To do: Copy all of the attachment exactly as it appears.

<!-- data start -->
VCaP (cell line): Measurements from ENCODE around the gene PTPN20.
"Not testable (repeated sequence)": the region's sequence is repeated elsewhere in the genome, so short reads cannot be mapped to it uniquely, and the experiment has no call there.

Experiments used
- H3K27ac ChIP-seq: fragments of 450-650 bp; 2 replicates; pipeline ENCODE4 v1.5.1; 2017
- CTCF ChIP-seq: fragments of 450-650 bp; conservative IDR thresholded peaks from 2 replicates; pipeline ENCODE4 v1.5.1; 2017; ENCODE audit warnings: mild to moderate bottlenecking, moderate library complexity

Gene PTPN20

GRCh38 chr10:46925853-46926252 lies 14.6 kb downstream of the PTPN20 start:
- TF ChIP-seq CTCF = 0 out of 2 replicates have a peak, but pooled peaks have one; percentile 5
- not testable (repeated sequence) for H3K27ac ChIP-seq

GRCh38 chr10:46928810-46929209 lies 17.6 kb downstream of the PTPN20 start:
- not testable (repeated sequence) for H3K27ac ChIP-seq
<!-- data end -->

VCaP (cell line): Measurements from ENCODE around the gene PTPN20.
"Not testable (repeated sequence)": the region's sequence is repeated elsewhere in the genome, so short reads cannot be mapped to it uniquely, and the experiment has no call there.

Experiments used
- H3K27ac ChIP-seq: fragments of 450-650 bp; 2 replicates; pipeline ENCODE4 v1.5.1; 2017
- CTCF ChIP-seq: fragments of 450-650 bp; conservative IDR thresholded peaks from 2 replicates; pipeline ENCODE4 v1.5.1; 2017; ENCODE audit warnings: mild to moderate bottlenecking, moderate library complexity

Gene PTPN20

GRCh38 chr10:46925853-46926252 lies 14.6 kb downstream of the PTPN20 start:
- TF ChIP-seq CTCF = 0 out of 2 replicates have a peak, but pooled peaks have one; percentile 5
- not testable (repeated sequence) for H3K27ac ChIP-seq

GRCh38 chr10:46928810-46929209 lies 17.6 kb downstream of the PTPN20 start:
- not testable (repeated sequence) for H3K27ac ChIP-seq